- This topic has 7 replies, 6 voices, and was last updated 2 years, 11 months ago by Anonymous.
August 13, 2018 at 7:14 pm #43505Anonymous
I don’t know if anyone else has this problem, but I have trouble expressing real emotions when writing, especially when someone is angry or super excited. So any tips would be great because I like writing scenes with the correct and right amount of emotion.
Swishes capeAugust 13, 2018 at 9:13 pm #43518Skye@skye
I think one key thing is showing instead of telling. Which I’m sure you’ve heard a million times before and don’t want to hear again, but there it is 😛
For instance, anger. Don’t just say, “Mike was furious.” Show us his display of anger. Maybe he throws his phone or punches a wall or crushes something or whatever – show us the character is angry.
Or sadness. Don’t say, “Her heart was broken.” Show her curled up on her bed, sobbing into her pillow. Show her clinging to her favorite horse.
Side note: Here’s a super great chart I found on Pinterest a few years ago that I think is super helpful:
I think the other key thing is giving the character proper motivation for their emotion. For instance, if Mike is punching down the wall because he lost his favorite t-shirt, well, then that’s not a super accurate representation of emotion. But if he’s punching down the wall because he found out he’s being lied to by his hero, then that’s a little bit better representation of emotion.
So, that’s all I got right now. Cheerio! Happy writing! And if you have any other questions, let me know 🙂
https://thingsabove32.wordpress.com/August 13, 2018 at 9:36 pm #43519EricaWordsmith@ericawordsmith
Real emotions??? Well… I am a highly emotion human being. Let’s just put it that way. And when I’m writing, I put myself into a bubble where I pull the character’s emotion over my own head. Yes, it can be depressing at times. In some of my more recent writings, I have been surprised at how raw my descriptions were in certain parts. Basically, I take the surroundings of the situation, look at the situation itself, then FEEL what the character feels, then spin it all together and write it down. Let’s just say Wynn’s house burned down the summer her mom died (depressing, I know). Wynn goes back to look at the ashes (BTW, this in my mind is in the forest and is either historical fiction or fantasy).
Ash, all ash. Ash that rose up in dusty clouds at her feet in clouds and was swept away on the wind. Wynn wondered if her heart could be dead and still ache. The stillness seemed to mock the roar and heat of the laughing flames as they licked up every memory she could still touch and feel. Will it never not hurt again? Wynn wondered. Even the thought of the pain leaving hurt her. It felt like betrayal to ever see something to smile at after the world around her had fallen into darkness.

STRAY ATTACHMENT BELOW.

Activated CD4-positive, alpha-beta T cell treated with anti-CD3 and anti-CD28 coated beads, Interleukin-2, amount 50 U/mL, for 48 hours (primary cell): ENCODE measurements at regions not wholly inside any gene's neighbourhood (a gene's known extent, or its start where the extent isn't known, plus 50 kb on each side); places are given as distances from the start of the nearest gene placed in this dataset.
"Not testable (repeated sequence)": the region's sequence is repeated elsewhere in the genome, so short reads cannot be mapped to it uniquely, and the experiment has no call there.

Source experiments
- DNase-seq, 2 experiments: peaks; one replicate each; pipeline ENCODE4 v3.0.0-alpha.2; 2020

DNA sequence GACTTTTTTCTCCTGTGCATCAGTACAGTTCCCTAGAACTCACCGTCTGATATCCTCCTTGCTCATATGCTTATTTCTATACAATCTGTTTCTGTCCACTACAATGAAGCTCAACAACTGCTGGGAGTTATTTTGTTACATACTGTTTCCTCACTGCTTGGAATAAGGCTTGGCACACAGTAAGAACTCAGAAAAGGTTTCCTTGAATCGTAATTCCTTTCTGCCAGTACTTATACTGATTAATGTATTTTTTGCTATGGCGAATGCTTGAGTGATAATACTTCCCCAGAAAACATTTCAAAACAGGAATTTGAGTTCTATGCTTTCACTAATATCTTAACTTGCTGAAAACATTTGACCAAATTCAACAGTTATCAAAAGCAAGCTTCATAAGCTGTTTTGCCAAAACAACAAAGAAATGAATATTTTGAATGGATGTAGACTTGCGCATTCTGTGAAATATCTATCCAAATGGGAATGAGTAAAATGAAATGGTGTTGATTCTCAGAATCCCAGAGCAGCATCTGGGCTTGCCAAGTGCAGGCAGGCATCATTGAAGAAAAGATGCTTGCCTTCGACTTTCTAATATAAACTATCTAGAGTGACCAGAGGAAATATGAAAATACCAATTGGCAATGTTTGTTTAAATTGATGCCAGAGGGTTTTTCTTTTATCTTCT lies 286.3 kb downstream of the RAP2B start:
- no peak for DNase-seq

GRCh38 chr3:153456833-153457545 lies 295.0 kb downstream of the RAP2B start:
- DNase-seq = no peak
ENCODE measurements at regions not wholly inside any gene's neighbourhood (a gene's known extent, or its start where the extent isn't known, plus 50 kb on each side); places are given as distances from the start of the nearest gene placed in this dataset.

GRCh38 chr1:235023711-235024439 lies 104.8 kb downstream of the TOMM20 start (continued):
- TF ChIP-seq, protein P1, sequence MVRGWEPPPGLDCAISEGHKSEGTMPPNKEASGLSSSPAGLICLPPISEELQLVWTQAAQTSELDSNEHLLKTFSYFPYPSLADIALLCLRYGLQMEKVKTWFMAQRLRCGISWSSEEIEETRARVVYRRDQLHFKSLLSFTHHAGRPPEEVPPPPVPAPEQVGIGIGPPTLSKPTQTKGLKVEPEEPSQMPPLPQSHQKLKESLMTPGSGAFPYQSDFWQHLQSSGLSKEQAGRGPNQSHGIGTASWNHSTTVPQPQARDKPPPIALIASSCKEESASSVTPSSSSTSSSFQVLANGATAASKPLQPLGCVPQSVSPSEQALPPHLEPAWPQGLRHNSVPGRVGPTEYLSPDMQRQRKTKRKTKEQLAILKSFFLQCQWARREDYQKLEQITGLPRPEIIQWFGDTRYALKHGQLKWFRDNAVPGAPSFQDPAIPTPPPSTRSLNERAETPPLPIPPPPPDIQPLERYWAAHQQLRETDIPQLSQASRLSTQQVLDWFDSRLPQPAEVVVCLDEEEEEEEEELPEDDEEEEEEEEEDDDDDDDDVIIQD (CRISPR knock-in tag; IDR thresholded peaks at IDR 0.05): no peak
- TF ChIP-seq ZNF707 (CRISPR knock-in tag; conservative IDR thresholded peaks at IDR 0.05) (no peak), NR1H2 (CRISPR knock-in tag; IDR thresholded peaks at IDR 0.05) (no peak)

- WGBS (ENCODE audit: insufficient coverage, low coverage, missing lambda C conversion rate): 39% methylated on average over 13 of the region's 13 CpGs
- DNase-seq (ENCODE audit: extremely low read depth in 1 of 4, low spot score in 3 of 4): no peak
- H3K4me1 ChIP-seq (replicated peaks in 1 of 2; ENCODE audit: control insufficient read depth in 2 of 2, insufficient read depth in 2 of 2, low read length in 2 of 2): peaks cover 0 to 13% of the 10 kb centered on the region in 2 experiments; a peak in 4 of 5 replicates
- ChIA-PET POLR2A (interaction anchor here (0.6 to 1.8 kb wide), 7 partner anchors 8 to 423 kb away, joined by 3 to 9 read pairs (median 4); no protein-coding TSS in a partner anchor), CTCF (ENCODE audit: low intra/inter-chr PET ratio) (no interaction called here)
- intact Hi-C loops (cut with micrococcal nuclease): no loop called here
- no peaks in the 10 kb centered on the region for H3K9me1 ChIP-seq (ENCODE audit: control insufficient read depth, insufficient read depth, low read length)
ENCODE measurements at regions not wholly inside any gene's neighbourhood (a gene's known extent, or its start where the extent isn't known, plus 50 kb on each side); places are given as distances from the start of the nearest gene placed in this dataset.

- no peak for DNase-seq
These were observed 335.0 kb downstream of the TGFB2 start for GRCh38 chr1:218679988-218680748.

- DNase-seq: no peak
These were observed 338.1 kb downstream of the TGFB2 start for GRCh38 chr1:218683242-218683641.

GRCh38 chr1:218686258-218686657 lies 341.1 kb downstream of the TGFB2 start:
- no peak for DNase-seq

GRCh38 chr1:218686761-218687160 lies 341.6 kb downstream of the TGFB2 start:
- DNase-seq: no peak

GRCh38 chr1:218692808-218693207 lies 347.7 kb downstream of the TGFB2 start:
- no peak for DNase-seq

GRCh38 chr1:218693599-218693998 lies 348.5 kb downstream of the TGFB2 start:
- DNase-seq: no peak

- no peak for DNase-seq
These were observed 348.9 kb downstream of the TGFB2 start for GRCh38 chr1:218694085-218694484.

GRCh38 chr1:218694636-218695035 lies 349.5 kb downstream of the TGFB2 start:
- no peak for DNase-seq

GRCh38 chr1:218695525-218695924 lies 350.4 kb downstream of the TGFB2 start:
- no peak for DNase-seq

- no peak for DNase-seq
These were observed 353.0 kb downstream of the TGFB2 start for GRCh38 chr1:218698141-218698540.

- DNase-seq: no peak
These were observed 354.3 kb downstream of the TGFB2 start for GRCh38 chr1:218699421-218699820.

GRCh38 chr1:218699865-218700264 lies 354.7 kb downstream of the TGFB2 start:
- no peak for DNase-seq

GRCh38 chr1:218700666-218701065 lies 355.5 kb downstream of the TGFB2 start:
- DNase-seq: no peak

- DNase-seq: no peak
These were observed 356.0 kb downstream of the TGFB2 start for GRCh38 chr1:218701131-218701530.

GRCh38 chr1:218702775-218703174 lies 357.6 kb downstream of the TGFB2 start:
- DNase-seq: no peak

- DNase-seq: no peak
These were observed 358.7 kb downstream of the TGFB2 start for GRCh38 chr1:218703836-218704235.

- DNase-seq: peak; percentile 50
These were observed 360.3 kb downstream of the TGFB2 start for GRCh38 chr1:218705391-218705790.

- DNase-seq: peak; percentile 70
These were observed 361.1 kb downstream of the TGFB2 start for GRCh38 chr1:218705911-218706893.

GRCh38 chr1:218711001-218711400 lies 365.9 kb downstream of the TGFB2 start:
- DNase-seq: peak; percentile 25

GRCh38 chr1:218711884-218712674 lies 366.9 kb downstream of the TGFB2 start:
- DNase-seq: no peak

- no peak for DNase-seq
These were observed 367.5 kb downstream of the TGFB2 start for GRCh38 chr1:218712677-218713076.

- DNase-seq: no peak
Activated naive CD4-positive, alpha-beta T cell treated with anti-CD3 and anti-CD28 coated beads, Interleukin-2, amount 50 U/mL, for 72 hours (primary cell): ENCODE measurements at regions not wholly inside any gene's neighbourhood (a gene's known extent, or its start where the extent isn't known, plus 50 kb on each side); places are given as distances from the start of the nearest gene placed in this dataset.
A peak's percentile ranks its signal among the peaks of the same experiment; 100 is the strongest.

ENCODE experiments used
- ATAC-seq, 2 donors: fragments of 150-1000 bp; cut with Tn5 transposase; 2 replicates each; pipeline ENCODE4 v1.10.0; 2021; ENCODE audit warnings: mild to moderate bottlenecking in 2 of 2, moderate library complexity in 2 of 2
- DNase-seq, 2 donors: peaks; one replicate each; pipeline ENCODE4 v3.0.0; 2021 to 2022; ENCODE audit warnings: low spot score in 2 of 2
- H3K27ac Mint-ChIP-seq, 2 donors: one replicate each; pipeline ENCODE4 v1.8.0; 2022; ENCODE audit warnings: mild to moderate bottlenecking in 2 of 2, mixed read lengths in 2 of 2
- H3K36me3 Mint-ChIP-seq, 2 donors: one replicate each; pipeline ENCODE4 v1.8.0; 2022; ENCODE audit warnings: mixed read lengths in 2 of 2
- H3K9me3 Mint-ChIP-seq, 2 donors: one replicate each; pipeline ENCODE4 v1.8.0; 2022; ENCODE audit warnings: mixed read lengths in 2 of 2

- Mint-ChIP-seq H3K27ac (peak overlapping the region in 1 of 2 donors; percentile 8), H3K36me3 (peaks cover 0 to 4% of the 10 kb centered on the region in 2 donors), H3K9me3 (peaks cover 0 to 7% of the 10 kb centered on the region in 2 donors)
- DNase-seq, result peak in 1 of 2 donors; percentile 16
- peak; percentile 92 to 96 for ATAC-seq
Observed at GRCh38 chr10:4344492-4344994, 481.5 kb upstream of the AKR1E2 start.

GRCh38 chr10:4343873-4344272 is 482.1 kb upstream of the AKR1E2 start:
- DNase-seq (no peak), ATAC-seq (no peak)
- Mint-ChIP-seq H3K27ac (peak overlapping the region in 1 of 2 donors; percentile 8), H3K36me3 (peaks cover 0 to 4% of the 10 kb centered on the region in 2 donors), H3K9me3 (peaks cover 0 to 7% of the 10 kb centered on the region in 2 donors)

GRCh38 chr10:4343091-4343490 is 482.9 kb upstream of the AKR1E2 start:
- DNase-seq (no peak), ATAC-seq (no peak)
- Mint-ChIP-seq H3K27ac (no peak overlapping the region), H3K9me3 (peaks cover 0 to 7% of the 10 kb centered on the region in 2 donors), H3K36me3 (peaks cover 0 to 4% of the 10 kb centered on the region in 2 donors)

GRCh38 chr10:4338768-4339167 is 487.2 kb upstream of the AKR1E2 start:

O.K., so not my most impressive example, but basically when I write something like this, I’m trying to paint the picture that doesn’t describe every word that goes through her mind. I mean really, do emotions always have words that fit them? Painting a picture of something that causes the reader to FEEL it helps. We know that when we hurt deeply, we hurt so much it aches, so make the reader know why she aches. We also know that when we hurt that deeply, we feel that the thought of being happy again makes us feel like we’re betraying something. Writing scenes that haunt and are raw help a lot if you can put the surrounding world into it. Because we know that when we are sitting there crying, it’s real to take notice of weird details.
Tek an ohta! Tek an cala!August 13, 2018 at 9:49 pm #43526AnonymousAugust 13, 2018 at 11:31 pm #43568Anne of Lothlorien@anne-of-lothlorien
@millennium-m You can hear it a million and one times… Show, don’t tell. Really, really, really true. When you use actions to describe a character’s emotions, readers can feel connected on a deeper level than just reading ‘he was steaming mad’. Maybe they’ve also been through and done similar things and by reading something that jogs a similar memory of when they felt the same, they really feel the character’s emotions.
This is a picture I’ve actually found very helpful for honing in on more specific emotions, not just sad or mad, but rejected or vindictive.
I'm short, I like words, and I love people.
No, I didn't draw my profile pic.August 14, 2018 at 8:22 am #43619Hope Ann@hope-ann
@millennium-m what all the others said. 😉 Though one important element in showing instead of telling is not to tell too much. You want to leave space for readers to fill in the gaps with their own emotions. Don’t show every single sniffle and silent tear. Set the mood and the scene; give their thoughts, but leave room for the reader to ‘import’ their own emotions into the scene as well.
Also remember the emotions of the character weave in with who they through the book as a whole, not just that scene. If a character is weeping over the death of a loved one, then you want to make sure the reader also feels their loss through what they know of the one who died. They need to care too. What made your character mad? Show the situation, so by the time the character explodes your readers are seething mad at the bully too and cheering them all the way.
Victory in the march. Hope in the destination.August 14, 2018 at 9:27 am #43628Parker Hankins@parker
I followed this conversation and it’s been very helpful!!
@millennium-m, thanks for asking this!
Living in a world of mystery and dangerous predicaments while working with the AWESOME Meraki's.August 15, 2018 at 12:57 pm #43758Anonymous
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